What is the Cost of Making an App? (Industry Perspective)

The cost of creating a municipal app is variable depending on the features and capabilities included. Here is a quick rundown of what to consider before going forward.

by Rich Foreman, CEO, Apptology / July 26, 2016
Coding remains a major policy conversation across the country. hackNY.org/Flickr CC 2.0 target="_blank">hackNY.org/Flickr

How much does it cost to make an app? As a developer, this is the most common question I am asked.

This is like asking, “How much does it cost to build a house?” Following through with the house analogy, are you looking for a mansion or a shack? Do you want a house made of straw, sticks or brick? Do you want a custom home or a tract home? Just like a house, the variables in developing an app are endless.

Develop a Storyboard

The first place to start is defining what you want your app to do. I normally recommend our clients storyboard their app (the technical term is “wireframe”). The wireframe is like the blueprint in the house analogy. The goal when developing a wireframe (or storyboard) is to capture functionality and flow. This is not the time to worry yet about the actual aesthetics.

It’s important to start from the beginning, though, when a user first launches your app. Think about what’s the first thing they will see. On the home screen, if they tap the first menu selection, what happens next? And so on. To create the wireframes, our designers use a tool called Balsamiq. I send our clients a PowerPoint template where they can either use PowerPoint’s drawing tools or they can even print it out and hand draw it.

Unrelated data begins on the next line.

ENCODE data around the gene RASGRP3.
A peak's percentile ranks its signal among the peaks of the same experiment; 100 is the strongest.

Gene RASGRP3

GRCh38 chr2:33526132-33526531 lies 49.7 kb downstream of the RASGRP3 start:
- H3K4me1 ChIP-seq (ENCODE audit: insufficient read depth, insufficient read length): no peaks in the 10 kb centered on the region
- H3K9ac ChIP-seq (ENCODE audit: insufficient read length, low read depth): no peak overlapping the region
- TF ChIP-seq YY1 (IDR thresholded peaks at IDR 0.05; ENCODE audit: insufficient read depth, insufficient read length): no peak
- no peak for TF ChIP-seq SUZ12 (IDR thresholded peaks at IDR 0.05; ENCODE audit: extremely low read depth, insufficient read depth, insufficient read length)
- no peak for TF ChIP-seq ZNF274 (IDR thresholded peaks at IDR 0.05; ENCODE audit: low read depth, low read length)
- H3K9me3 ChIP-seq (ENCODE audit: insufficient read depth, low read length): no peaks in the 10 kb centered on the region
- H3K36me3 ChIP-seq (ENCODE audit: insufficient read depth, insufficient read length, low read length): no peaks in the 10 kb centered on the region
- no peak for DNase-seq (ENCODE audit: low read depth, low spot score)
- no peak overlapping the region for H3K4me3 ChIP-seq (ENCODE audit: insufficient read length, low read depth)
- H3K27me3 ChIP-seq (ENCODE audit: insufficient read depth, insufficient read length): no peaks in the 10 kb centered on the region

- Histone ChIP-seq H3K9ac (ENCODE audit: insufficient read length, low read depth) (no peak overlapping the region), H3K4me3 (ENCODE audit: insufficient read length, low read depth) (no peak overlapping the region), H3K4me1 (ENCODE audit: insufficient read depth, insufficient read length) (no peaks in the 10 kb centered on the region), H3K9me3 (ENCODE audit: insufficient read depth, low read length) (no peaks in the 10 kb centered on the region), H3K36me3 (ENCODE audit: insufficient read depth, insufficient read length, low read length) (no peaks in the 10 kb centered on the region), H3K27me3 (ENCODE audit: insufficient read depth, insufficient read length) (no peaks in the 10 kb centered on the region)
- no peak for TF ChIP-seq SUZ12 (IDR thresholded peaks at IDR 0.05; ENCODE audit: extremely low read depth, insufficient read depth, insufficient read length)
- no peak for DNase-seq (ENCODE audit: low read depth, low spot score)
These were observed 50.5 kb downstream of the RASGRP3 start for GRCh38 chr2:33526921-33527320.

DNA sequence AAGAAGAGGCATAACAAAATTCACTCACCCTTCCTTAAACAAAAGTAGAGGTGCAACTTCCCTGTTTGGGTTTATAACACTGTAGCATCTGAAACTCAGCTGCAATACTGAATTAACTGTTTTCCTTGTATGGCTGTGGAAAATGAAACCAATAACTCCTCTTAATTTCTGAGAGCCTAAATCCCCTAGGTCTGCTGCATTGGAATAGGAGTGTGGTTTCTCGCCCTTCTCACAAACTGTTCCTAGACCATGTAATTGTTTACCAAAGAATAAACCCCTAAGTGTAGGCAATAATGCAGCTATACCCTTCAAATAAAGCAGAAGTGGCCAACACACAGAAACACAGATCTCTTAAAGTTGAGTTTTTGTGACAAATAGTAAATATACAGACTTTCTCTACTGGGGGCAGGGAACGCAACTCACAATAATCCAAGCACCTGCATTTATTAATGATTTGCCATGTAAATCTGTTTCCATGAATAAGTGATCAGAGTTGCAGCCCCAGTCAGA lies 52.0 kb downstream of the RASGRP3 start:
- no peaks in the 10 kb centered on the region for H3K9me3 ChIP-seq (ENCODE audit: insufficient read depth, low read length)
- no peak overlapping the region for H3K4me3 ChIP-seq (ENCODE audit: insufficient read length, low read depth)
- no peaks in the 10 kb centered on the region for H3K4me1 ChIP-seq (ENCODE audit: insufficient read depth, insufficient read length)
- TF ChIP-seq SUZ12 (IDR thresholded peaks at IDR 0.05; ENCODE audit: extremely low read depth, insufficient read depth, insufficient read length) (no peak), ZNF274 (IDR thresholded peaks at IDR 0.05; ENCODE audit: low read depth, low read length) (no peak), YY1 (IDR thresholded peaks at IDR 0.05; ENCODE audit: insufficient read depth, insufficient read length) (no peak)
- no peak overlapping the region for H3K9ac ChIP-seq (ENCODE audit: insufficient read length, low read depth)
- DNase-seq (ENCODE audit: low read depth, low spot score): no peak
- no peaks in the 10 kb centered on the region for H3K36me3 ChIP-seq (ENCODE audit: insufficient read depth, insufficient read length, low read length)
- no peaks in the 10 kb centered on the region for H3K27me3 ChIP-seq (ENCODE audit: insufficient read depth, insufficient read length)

Other Factors

Beyond the storyboard, there are other factors that will impact the development and cost:

  • Integration to an existing back end/development of the back end: Most of the apps we develop either need to talk to an existing back end or we have to create a back end to support the app.
  • Integration to third-party vendors: Many features that typically used to be expensive to develop can now affordably be added by leveraging third-party vendors. Examples are push notifications and mobile commerce.

In addition to the wireframe, if your app requires extensive integrations to third-party vendors, you may need to put together an architectural diagram.

Before Sending Out an RFP

Before sending out an RFP, ideally you should have a wireframe, a requirements document and an architectural diagram. If you don’t have these, it might make sense to start a separate project to develop them first. It’s like hiring an architect to develop the blueprints before you hire a builder to make your house.

Also, if you want an app to integrate to your existing back end, make sure that your internal team or your vendor will allow it. For example, we were awarded a project for one county that requires the app to integrate to a vendor’s back end (which we stated in our assumptions). After the project began, we found that their vendor would not allow this. Consequently we had to restructure the app and project scope to accommodate the change.

Evaluating Proposals

After you start receiving proposals, you’ll probably get quotes that are all over the board. My suggestion is to also evaluate the team. Your RFP should also ask for past work, years of experience, etc.

In conclusion, my answer to the question, “How much does it cost to develop an app?” is, “It depends.” If you are thinking about developing an app, I recommend taking time to define the scope. This will help you flesh out your concept and greatly assist developers in providing a solid quote for your app.

This article was originally published on TechWire.

Platforms & Programs